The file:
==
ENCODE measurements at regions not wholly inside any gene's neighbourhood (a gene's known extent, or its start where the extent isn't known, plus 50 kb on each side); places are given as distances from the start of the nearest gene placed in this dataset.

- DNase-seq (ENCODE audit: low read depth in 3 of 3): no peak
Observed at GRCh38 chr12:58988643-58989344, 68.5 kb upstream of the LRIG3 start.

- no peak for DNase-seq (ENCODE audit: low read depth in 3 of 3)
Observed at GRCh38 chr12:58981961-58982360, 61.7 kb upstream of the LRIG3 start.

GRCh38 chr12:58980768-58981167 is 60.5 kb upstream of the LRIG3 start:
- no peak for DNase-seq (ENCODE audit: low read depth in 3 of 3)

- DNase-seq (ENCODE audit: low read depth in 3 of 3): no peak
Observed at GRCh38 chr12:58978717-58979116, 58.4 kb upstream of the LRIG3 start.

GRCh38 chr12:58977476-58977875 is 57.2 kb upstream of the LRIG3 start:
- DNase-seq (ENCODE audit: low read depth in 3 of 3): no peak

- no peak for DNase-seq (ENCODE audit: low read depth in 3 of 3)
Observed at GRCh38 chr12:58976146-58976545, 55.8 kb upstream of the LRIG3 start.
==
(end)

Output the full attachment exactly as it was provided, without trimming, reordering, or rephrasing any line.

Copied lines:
ENCODE measurements at regions not wholly inside any gene's neighbourhood (a gene's known extent, or its start where the extent isn't known, plus 50 kb on each side); places are given as distances from the start of the nearest gene placed in this dataset.

- DNase-seq (ENCODE audit: low read depth in 3 of 3): no peak
Observed at GRCh38 chr12:58988643-58989344, 68.5 kb upstream of the LRIG3 start.

- no peak for DNase-seq (ENCODE audit: low read depth in 3 of 3)
Observed at GRCh38 chr12:58981961-58982360, 61.7 kb upstream of the LRIG3 start.

GRCh38 chr12:58980768-58981167 is 60.5 kb upstream of the LRIG3 start:
- no peak for DNase-seq (ENCODE audit: low read depth in 3 of 3)

- DNase-seq (ENCODE audit: low read depth in 3 of 3): no peak
Observed at GRCh38 chr12:58978717-58979116, 58.4 kb upstream of the LRIG3 start.

GRCh38 chr12:58977476-58977875 is 57.2 kb upstream of the LRIG3 start:
- DNase-seq (ENCODE audit: low read depth in 3 of 3): no peak

- no peak for DNase-seq (ENCODE audit: low read depth in 3 of 3)
Observed at GRCh38 chr12:58976146-58976545, 55.8 kb upstream of the LRIG3 start.